“Hope we don’t taste good without lemon sauce!” I yelled back. In front of us, the ghouls were slowly advancing. Many of the vampires, easily the most expressive of the lot, were smiling.

“And here we thought everyone was supposed to be unconscious,” one of them said. “What a nice little Trick-or-Treat.”


There was a voice in my head and, for an instant, I thought it was First Light again. The second time it called my name, though, I realized just who it was.

“Tom, not now!” Annie’s younger brother, as we had learned, had a few tricks of his own. He could “climb” into a person’s mind and see what they saw, hear what they heard. He could also teleport to the side of whoever’s mind he was reading, but that last the last thing I wanted, and not just because the process involved a rather painful headache on the part of the second person.

Josh, something is wrong! Everybody is knocked out! Mom, Quentin… everybody!

“Crap… Tom, listen, I want you to–”

Whoa! he exclaimed, looking through my eyes. Are those vampires?

“Yes! And that’s why we need you to stay put!”

“Or bring reinforcements!” Animan said. He couldn’t hear Tom’s half of the conversation, but he didn’t need to.

Josh, let me through! I can help! I could feel a pressure in my head, then, the telltale sign that Tom was trying to burst through. I screamed again for him to stay where he was. Trying to remember what First Light had done in the wax museum, I aimed a hand at the encroaching mob. I tapped into Spectrum’s powers and sprayed a widespread flash of light. The vampires all shouted and covered their faces, but the mummies and zombies didn’t react at all. It would have to be enough.

“Come on!” I charged the stunned vampires and rushed past them, still carrying the two women on my back. Animan leapt after me and, together, we made it through the mob and into the street.

“This way!” he shouted. He ran out into the middle of Gaines Avenue and tapped a manhole cover with his fat, green foot. He hammered out a peculiar rhythm and bits of the cover began to light up. It opened up, retracting into the concrete all around, revealing the top of a slide.

“Emergency hatch,” he said. “They’re all over the city. I’ll go first to catch them, you slide ‘em down and come after me.”

“Right!” I watched him leap into the hole and then slid Spectrum, Annie, and Mental Maid down after him. I was about to jump in myself when I heard someone shout, “There he is!”

The vampires, all looking like they just spent six hours on a tanning bed, rushed at me. I grinned. “Later boys,” I said, rolling over and into the slide. As I zipped down beneath the surface of the city streets, I heard the manhole cover seal itself above me.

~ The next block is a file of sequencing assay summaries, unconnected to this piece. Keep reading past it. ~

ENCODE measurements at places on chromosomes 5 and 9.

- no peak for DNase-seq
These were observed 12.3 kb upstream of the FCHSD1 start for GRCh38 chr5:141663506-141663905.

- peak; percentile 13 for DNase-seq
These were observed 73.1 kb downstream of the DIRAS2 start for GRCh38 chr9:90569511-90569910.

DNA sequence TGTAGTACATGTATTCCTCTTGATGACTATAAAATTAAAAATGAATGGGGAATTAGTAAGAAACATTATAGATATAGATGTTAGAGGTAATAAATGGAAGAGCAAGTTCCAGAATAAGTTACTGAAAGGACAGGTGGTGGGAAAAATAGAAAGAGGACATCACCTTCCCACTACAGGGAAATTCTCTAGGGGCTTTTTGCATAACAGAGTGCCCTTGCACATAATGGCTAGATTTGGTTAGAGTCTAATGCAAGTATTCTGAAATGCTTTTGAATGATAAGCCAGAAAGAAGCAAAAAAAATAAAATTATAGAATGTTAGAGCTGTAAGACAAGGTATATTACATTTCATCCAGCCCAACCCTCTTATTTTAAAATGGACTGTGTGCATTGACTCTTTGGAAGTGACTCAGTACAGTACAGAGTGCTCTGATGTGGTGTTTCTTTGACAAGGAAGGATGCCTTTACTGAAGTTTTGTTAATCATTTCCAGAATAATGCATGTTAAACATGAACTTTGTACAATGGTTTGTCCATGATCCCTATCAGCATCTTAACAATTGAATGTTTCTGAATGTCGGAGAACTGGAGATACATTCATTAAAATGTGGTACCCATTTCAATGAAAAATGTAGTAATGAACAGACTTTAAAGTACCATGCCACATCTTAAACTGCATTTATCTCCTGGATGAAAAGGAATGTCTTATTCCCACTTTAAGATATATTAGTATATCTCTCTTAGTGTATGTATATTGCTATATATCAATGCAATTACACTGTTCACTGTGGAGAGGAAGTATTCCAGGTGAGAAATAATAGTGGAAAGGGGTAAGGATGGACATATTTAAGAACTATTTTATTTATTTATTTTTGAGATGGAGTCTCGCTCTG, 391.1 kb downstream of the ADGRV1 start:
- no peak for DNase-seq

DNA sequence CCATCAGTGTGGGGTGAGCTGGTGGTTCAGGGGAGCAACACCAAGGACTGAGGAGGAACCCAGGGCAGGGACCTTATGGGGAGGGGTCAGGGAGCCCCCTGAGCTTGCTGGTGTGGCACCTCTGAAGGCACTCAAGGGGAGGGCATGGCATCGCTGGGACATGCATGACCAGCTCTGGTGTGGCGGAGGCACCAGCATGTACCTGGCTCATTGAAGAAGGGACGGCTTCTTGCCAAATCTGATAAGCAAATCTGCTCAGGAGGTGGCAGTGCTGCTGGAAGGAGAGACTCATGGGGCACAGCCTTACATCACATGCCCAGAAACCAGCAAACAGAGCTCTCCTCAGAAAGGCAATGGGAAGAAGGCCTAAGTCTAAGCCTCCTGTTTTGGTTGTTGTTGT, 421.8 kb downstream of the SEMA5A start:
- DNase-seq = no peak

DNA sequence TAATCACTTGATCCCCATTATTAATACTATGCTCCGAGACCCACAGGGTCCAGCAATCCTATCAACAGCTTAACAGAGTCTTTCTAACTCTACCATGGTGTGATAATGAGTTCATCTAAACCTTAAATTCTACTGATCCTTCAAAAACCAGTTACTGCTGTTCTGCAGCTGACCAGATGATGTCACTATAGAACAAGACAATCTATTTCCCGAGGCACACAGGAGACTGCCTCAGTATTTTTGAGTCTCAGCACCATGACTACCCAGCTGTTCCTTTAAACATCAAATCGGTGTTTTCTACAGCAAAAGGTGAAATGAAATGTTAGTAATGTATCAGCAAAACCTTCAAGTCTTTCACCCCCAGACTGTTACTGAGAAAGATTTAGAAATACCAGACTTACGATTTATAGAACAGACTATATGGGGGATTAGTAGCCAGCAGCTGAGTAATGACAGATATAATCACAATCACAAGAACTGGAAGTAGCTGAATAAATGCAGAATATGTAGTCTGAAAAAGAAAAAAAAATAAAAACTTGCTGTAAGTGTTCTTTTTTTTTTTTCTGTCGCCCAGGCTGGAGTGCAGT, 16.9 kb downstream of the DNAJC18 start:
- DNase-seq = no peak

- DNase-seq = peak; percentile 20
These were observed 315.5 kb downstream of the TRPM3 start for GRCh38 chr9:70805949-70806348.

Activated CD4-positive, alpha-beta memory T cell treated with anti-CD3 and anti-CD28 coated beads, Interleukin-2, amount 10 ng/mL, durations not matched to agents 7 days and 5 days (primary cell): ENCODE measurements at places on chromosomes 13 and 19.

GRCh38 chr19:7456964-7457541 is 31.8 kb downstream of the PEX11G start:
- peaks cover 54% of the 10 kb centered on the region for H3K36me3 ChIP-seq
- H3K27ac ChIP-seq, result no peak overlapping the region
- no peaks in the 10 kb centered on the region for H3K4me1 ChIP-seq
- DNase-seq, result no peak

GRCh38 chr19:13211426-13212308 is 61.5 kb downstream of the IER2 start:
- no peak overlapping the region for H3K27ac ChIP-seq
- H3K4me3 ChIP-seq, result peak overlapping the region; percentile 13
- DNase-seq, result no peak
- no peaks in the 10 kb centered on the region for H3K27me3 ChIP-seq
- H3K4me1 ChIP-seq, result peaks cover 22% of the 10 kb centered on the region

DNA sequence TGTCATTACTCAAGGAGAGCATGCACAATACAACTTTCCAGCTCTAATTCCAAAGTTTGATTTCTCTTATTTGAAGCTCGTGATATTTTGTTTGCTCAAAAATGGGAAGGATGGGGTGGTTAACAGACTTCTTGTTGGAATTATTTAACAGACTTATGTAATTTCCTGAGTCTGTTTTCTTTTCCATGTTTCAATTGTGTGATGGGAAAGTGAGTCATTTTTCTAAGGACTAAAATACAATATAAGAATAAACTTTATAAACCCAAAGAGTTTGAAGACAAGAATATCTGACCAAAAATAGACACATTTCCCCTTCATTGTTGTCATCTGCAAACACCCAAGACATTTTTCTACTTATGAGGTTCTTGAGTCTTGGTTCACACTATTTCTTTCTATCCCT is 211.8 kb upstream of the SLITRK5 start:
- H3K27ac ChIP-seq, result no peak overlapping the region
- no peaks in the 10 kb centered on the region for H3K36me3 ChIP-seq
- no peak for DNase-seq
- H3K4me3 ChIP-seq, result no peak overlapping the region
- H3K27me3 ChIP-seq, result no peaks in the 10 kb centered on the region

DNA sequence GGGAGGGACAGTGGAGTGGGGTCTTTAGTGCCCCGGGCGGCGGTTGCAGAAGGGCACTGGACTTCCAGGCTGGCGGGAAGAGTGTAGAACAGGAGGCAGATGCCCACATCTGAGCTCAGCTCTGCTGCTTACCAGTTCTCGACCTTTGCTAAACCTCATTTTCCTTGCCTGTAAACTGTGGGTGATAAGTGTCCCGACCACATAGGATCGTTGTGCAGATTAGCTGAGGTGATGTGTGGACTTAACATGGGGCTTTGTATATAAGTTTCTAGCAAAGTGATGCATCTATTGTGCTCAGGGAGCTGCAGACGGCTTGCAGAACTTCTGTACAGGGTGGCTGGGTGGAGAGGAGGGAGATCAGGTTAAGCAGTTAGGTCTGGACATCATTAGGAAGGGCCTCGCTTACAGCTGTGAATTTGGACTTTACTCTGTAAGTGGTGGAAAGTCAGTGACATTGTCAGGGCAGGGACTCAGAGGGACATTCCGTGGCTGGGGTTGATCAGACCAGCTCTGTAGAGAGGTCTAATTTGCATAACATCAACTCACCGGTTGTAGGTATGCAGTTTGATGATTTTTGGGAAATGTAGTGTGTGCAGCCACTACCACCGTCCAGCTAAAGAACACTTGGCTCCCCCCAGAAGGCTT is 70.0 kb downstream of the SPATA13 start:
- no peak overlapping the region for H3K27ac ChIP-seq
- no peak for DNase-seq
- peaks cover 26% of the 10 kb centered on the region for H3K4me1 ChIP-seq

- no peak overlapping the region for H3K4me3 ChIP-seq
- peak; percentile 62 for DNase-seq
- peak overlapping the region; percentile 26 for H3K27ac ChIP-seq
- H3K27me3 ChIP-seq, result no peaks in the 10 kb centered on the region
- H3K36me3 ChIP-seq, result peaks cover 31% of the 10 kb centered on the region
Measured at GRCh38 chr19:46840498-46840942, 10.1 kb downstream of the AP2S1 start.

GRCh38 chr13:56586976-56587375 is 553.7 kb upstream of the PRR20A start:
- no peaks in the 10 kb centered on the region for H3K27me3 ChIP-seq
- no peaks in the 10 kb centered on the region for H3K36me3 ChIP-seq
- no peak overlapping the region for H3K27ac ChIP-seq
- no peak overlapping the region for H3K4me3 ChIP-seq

I landed at the bottom of the slide on a nice, soft mat. Animan, still in his tortoise guise, was carrying Mental Maid to a bench against the wall. Spectrum and Annie were already there, slumped over. I’d heard of these emergency safehouses before, but this was the first time I’d ever been in one. It was a small room, little more than a concrete box, lit by a track of fluorescent lights. In one wall there was the chute for the slide next to a tube to launch yourself back up to the surface. Two walls had benches, and on the fourth was an emergency medical kit and communication console, including three monitors showing security camera footage of the surface.

“We’ll be okay down here until someone comes for us,” he said. He concentrated on his totem and shifted back to his real form, then punched a button on the console labeled “all call.”

“Animan here, come back. Animan at the Gaines Avenue station with four others. Situation serious. Come back.”

We waited for several seconds in silence. “They aren’t answering.”

“You noticed that too? What’s going on here? And why didn’t it affect the two of us?”

“Three,” I said. “Tom says everyone else is out at home too, but he’s okay.”

“Well then, what is it? What’s different about us three?”

I thought about it for all of a second. The answer came to me quickly, probably because I never stopped thinking about it. “We’re Lionhearted,” I said. “The three of us.”

The thing we called the Heart of the Lion was a mystery, even to those of us who possessed it. It was some sort of spiritual connection. Some of us were just born with this hyperactive sense of justice. Those same people always seemed to get drawn to danger. We called ourselves the Children of the Lion, for lack of a better term, and all of the people in Siegel City that night, I only knew of three with the Lion’s heart – Tom, Animan, and myself.

“Why would that protect us?” Animan said. “It doesn’t really make anything else about us different.”

“Who knows?” I said. “But I can’t think of any other reason the three of us would be the last living people in the city who aren’t in slumberland.”

I need to learn to stop making statements like that one, because as soon as I did, the little safehouse was filled with a terrified scream. We looked up at the monitor, where we saw a girl – a living girl – in the middle of a crowd of mummies. And she was fighting them hard, fighting bravely. But that didn’t change the fact that she was going to lose.

To be continued…

35 Responses to “The Restless Dead of Siegel City Part Four”